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In-depth industrial hygiene report of the American Enka Company, Lowland, Tennessee.
Cincinnati, OH: U.S. Department of Health and Human Services, Public Health Service, Centers for Disease Control, National Institute for Occupational Safety and Health, IWS 75-14-20, 1982 Apr; :1-78
As part of a larger study to determine the hazards of occupational exposure for at least one working year to a documented carbon-disulfide (75150) level approximating the 20 parts per million (ppm) limit set by OSHA, an evaluation was made of exposures at the American Enka Company (SIC-2823), a nylon polyester filament and rayon staple facility, located in Lowland, Tennessee. A total of 262 personal samples was taken at the site for a determination of the time weighted average (TWA) exposure. The mean TWA concentration for the samples was 4.8ppm. The job categories with the highest mean exposure were the staple spinner with a mean of 12.6ppm and the washer operator with 11.0ppm. Samples were also taken for caprolactam (105602), methanol (67561), dimethylterephthalate (120616), ethylene-glycol (107211), and Dowtherm (95501). The only chemicals detectable were caprolactam at 3.93ppm and ethylene-glycol with a mean of 2.59ppm. The only area of concern was the handling of the waste rayon staple in the older section of the facility. While no particular measurements were taken in this area, a brief walk through of this section suggested that better work practices and engineering controls could be incorporated into this department.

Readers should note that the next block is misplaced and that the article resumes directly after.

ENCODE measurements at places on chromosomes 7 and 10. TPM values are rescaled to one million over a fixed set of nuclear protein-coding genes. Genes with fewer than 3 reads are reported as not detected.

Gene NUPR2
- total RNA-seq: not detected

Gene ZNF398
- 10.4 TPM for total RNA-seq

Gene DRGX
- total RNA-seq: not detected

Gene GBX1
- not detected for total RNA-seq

NIOSH-Author; NIOSH-Survey; Field-Study; Region-5; Textiles-industry; Textile-workers; Solvents; Toxic-gases
75-15-0; 105-60-2; 67-56-1; 120-61-6; 107-21-1; 95-50-1
Field Studies; Industry Wide
NTIS Accession No.
National Institute for Occupational Safety and Health
Page last reviewed: September 2, 2020
Content source: National Institute for Occupational Safety and Health Education and Information Division